Column: Don’t brush off the winter blues


Commentary by Dr. Cara Hannemann

We’re staring down another winter amid a pandemic. The days continue to get shorter. There’s less sunshine, and the cold weather keeps us inside — where we tend to be less active and less social.

Seasonal affective disorder (SAD)

Moods can change like (and with) the seasons, and feeling sad or not like our usual selves is common during these months. Seasonal affective disorder (SAD) is a type of seasonal depression that has a tendency to start right around late fall/early winter (i.e., the “winter blues”), and some people don’t start to feel better until spring when we finally have longer daylight hours.

SAD is thought to be caused by a lack of light. Symptoms can include:

  • Loss of interest in activities you typically enjoy
  • Lower energy; feeling sluggish or agitated
  • Sleeping difficulties
  • Change in appetite or weight
  • Difficulty concentrating

Beat the winter blues

There is good news. Treatments can help improve SAD symptoms, including:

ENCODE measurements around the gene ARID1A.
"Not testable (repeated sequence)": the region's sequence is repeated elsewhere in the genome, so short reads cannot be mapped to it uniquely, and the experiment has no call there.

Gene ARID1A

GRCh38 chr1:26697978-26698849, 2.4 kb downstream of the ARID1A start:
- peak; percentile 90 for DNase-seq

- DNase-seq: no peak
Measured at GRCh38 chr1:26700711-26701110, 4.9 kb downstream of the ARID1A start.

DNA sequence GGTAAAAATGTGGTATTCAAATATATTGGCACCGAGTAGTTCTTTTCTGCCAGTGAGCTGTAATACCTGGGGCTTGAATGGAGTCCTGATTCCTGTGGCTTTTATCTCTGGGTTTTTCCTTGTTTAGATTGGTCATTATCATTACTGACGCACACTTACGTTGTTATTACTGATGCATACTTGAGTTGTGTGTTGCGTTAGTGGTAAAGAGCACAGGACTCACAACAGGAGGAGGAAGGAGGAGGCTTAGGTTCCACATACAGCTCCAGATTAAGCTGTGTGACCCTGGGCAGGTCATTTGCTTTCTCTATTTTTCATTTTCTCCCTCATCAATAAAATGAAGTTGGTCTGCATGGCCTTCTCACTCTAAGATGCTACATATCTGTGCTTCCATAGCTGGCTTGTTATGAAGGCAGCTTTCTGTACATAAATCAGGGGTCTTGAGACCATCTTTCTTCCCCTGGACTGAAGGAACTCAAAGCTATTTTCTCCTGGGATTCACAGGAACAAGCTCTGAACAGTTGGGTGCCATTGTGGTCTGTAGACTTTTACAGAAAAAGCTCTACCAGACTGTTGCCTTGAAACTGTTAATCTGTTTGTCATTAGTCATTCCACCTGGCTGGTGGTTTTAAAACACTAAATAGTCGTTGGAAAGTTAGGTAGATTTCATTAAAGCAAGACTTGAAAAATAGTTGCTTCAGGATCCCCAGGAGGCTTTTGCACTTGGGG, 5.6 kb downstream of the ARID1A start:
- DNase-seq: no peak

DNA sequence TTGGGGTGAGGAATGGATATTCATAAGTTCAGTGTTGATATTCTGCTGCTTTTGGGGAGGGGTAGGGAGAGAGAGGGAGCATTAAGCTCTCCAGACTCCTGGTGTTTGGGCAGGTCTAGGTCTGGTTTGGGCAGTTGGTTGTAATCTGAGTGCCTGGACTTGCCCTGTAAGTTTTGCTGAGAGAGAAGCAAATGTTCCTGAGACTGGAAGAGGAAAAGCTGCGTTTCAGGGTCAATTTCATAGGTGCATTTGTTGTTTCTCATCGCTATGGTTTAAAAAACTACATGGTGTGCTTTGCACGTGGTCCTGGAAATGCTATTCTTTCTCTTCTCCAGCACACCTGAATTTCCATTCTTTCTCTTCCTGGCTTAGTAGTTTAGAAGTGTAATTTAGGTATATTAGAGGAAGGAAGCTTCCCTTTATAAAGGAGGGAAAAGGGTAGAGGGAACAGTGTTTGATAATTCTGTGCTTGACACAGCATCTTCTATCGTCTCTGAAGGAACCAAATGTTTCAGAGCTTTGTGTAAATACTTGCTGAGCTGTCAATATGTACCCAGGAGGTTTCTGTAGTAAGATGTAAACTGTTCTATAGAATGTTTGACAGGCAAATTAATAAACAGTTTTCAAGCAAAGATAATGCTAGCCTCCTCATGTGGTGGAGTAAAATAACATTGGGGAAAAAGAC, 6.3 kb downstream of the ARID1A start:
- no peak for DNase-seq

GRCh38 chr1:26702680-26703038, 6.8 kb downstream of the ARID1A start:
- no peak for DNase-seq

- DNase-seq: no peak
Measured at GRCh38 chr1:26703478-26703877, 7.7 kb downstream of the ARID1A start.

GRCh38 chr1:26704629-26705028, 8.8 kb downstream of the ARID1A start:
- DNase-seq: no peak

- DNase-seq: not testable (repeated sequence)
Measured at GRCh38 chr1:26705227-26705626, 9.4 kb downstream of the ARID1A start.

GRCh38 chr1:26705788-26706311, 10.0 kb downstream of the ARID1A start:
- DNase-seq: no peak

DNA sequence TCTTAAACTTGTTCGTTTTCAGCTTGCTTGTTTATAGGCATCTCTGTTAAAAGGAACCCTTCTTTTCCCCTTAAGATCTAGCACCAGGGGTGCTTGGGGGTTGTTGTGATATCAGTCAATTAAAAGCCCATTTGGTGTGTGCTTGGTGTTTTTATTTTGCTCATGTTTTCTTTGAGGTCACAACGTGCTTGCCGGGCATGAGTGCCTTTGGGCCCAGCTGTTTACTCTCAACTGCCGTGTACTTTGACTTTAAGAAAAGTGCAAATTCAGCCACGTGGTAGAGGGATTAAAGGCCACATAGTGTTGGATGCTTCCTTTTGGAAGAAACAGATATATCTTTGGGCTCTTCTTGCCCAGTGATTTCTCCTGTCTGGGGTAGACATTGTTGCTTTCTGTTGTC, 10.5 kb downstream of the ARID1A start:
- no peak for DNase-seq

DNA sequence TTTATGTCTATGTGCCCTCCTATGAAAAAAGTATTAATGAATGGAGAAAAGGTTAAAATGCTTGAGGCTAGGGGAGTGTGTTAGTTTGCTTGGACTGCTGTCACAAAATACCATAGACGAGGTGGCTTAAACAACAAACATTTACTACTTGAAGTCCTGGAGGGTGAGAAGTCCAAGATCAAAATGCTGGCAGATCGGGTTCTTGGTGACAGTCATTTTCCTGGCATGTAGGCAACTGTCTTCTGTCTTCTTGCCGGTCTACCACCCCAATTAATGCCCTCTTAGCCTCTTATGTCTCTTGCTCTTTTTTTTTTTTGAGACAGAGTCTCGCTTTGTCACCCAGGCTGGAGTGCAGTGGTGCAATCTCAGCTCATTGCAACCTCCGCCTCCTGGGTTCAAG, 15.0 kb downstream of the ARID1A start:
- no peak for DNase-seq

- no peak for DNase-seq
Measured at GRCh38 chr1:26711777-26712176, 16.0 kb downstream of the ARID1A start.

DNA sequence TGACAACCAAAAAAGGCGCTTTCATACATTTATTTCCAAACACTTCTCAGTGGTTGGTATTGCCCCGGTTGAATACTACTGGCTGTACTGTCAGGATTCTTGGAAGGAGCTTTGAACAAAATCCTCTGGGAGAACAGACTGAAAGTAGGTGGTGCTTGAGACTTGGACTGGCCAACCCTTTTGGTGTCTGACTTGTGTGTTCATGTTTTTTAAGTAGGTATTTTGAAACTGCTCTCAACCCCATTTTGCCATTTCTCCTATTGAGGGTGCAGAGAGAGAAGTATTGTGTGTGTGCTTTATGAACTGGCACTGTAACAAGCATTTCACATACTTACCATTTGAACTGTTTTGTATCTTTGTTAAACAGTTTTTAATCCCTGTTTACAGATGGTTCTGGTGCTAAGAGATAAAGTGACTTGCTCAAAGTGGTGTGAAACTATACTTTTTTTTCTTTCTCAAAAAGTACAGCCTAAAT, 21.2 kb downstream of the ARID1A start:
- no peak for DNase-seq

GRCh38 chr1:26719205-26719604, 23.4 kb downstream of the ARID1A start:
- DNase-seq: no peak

• Light therapy: If weather keeps you from being out in the natural light, the internet is teeming with easy-to-use light therapy lamps.
  • Psychotherapy: Talking with a licensed therapist can help you navigate your troubling seasonal symptoms. A great site to search for support is
  • Vitamin D: We all need it, and sunshine is one of the best sources of vitamin D. When winter gets in the way, vitamin D supplements are a great alternative. Certain foods are loaded with vitamin D, like salmon, egg yolks and mushrooms.
  • Antidepressant medications: As a last resort, you can talk to your health care provider about the possibility of prescription antidepressants.

Letting symptoms linger without treatment beyond the typical winter period can result in more prolonged mental health issues. Don’t brush off SAD symptoms, and maybe even try to be intentional about enjoying the winter season!

Dr. Cara Hannemann is a Fishers resident and clinical psychologist with the Indiana Hemophilia Thrombosis Center in Indianapolis. She helps patients navigate the complex mental health issues that can coincide with rare and chronic bleeding and blood disorders.